Subdomain names (en.domain.com; es.domain.com) or, if the budget and infrastructure allows, individual TLDs (domain.com; domain.es), could be a neat way to differentiate content on top of a more engaging selecting mechanism.
Ultimately the approach depends on whether the primary purpose of selection. Does the user choose a region to see information related to his location (a map picker with a backup dropdown would be reasonable)? Or is the website geo-agnostic and it's only the interface language that gets changed (flags are pretty straightforward, but make sure not to offend anyone w/ US/UK mixup :)?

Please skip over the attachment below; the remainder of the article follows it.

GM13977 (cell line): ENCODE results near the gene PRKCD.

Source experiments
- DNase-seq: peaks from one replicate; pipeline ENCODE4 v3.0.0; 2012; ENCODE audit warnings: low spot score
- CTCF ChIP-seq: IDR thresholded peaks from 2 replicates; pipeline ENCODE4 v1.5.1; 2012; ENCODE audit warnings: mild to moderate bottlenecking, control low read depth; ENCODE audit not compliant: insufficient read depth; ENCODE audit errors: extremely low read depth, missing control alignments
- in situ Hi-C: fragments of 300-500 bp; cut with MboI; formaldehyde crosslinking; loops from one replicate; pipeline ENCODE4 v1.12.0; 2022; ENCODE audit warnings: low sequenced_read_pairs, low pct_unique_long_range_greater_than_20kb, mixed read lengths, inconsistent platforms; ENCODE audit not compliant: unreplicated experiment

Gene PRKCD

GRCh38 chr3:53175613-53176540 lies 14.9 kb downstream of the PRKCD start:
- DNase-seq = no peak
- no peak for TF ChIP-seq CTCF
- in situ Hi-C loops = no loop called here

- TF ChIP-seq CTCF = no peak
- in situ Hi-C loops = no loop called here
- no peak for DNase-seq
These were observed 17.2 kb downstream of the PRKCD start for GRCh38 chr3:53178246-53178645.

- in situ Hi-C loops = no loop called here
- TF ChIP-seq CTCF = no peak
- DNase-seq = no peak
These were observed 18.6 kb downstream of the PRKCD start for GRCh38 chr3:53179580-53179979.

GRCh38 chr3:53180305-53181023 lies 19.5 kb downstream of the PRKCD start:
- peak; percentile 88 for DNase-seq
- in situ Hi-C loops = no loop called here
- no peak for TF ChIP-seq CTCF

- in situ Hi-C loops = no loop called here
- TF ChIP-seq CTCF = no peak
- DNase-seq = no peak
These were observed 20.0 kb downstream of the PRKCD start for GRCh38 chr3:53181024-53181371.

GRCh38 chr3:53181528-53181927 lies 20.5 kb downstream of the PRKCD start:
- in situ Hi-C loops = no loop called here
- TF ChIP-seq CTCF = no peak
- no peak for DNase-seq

There's a great article on UXMAG that I personally found to be convincing enough not to use automatic detection tools. If you are a UK businessman on a business trip to Singapore accessing a Japanese hotel reservation website, what should the default UI language be set to? How would it differ if you're accessing the website from your UK laptop or from a local internet cafe?
That's close to rocket science but a solid pointer is to make language/region easy to change once an option is committed to (or set as default). There are few things that would frustrate me more than browsing an asian website that supports multilingual user interface but would not have visible means of changing it at the top right corner.